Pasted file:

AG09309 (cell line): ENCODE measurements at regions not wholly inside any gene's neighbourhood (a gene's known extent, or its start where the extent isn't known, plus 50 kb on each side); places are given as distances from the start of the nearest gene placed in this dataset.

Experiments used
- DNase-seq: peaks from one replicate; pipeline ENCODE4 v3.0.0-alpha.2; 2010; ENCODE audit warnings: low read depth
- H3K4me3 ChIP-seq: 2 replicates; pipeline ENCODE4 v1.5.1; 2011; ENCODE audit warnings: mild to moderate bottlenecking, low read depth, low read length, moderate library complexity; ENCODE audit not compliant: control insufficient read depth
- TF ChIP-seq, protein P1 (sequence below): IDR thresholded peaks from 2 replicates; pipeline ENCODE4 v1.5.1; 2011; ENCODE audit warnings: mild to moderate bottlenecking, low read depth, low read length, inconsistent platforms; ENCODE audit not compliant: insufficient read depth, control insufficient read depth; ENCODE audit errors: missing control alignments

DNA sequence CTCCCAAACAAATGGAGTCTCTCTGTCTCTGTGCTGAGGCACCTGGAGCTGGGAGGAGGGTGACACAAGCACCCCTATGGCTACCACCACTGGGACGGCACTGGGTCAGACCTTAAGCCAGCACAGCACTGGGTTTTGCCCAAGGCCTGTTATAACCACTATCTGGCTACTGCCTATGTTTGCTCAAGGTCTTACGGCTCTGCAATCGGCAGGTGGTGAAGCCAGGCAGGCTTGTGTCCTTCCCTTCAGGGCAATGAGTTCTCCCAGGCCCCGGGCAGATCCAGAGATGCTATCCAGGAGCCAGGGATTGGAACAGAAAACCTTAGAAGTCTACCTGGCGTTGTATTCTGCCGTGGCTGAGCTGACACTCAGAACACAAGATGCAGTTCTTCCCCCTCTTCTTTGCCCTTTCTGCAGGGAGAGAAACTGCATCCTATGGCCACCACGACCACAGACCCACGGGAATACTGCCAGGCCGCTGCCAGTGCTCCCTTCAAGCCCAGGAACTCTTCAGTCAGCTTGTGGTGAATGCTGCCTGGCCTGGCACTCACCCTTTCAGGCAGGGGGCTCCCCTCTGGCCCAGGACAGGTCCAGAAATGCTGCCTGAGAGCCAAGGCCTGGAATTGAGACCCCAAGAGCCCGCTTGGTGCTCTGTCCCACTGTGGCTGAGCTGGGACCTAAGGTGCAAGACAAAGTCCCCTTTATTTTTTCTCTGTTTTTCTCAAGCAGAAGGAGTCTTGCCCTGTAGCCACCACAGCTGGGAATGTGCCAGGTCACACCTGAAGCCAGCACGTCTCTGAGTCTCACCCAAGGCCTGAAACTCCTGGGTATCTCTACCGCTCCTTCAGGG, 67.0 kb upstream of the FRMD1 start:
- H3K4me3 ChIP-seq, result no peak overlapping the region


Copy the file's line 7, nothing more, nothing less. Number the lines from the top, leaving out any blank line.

- H3K4me3 ChIP-seq, result no peak overlapping the region